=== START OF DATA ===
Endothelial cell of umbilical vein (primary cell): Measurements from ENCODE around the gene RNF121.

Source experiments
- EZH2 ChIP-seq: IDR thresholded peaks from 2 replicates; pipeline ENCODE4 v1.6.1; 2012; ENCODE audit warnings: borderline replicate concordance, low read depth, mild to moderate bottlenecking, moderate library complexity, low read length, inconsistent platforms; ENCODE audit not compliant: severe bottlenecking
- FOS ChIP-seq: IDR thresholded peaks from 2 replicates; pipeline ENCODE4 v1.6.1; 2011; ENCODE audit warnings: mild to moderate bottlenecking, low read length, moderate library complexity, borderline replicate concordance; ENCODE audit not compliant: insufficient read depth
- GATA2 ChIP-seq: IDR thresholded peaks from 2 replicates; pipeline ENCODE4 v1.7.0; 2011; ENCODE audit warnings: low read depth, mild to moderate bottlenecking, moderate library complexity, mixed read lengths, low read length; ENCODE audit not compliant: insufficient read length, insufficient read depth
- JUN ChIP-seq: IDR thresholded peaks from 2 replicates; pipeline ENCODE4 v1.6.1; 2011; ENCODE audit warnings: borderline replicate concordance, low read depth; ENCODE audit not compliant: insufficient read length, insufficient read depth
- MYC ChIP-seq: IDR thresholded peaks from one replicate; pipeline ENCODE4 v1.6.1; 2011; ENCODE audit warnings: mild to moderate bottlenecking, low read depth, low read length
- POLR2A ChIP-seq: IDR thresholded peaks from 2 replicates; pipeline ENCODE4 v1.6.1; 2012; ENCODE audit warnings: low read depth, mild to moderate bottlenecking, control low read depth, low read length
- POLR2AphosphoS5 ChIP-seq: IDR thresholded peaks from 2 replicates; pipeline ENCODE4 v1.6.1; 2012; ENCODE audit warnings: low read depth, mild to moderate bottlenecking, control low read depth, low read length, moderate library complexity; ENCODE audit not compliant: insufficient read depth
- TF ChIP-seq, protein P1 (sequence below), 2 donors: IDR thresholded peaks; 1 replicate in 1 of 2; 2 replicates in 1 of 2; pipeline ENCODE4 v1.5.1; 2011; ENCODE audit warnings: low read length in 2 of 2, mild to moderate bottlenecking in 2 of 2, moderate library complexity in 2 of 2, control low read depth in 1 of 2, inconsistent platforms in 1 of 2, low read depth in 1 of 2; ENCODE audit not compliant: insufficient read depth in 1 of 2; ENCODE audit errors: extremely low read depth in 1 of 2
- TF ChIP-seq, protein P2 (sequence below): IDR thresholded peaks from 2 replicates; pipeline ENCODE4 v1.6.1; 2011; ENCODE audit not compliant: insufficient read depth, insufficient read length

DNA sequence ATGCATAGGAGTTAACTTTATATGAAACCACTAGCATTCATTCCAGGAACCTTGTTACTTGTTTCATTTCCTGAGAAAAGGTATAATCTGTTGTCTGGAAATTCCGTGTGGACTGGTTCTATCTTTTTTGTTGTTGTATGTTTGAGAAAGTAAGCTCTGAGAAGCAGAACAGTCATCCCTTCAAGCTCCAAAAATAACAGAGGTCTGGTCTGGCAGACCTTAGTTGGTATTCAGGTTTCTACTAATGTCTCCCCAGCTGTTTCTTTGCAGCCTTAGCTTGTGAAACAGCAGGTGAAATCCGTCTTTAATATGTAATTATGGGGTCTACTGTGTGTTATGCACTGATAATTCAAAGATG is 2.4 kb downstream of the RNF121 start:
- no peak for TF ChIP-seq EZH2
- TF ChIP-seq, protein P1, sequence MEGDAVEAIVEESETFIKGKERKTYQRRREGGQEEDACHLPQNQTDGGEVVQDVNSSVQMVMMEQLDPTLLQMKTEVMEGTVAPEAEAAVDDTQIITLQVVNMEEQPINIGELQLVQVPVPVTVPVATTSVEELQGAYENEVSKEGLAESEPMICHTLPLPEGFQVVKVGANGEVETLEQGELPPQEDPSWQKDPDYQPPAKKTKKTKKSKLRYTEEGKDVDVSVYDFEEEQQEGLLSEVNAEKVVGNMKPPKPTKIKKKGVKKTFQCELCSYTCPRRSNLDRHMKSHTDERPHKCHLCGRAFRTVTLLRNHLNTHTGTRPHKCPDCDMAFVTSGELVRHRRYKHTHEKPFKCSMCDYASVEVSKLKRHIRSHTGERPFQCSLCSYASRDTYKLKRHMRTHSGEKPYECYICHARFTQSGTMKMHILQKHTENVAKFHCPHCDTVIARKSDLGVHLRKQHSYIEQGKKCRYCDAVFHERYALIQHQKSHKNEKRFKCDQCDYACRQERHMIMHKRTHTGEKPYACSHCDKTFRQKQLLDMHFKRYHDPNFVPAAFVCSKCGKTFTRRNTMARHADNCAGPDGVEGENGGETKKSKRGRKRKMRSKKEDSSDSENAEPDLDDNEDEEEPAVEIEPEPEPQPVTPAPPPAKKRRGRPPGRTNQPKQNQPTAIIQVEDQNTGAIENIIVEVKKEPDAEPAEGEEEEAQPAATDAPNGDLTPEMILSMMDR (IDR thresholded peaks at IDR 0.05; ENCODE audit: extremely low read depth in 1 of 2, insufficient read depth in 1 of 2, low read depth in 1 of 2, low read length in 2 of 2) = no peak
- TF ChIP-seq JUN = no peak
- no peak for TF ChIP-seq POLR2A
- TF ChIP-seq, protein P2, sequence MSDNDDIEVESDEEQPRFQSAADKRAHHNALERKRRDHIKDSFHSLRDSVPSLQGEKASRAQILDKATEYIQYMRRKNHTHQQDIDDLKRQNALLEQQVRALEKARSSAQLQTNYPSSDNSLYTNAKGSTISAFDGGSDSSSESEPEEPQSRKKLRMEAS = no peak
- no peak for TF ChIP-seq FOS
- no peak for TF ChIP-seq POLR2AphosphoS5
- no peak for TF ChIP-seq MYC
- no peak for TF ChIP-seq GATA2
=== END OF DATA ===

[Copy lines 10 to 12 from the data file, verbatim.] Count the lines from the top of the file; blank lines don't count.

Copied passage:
- TF ChIP-seq, protein P1 (sequence below), 2 donors: IDR thresholded peaks; 1 replicate in 1 of 2; 2 replicates in 1 of 2; pipeline ENCODE4 v1.5.1; 2011; ENCODE audit warnings: low read length in 2 of 2, mild to moderate bottlenecking in 2 of 2, moderate library complexity in 2 of 2, control low read depth in 1 of 2, inconsistent platforms in 1 of 2, low read depth in 1 of 2; ENCODE audit not compliant: insufficient read depth in 1 of 2; ENCODE audit errors: extremely low read depth in 1 of 2
- TF ChIP-seq, protein P2 (sequence below): IDR thresholded peaks from 2 replicates; pipeline ENCODE4 v1.6.1; 2011; ENCODE audit not compliant: insufficient read depth, insufficient read length

DNA sequence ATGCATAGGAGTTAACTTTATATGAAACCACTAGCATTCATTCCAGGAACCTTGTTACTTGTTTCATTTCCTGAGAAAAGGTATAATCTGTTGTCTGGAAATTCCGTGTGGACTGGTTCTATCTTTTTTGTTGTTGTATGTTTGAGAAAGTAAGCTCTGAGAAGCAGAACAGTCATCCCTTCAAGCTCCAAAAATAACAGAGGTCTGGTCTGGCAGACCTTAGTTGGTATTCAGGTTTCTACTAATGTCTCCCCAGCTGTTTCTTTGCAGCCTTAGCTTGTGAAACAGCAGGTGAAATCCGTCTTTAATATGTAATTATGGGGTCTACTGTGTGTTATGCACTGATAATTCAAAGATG is 2.4 kb downstream of the RNF121 start: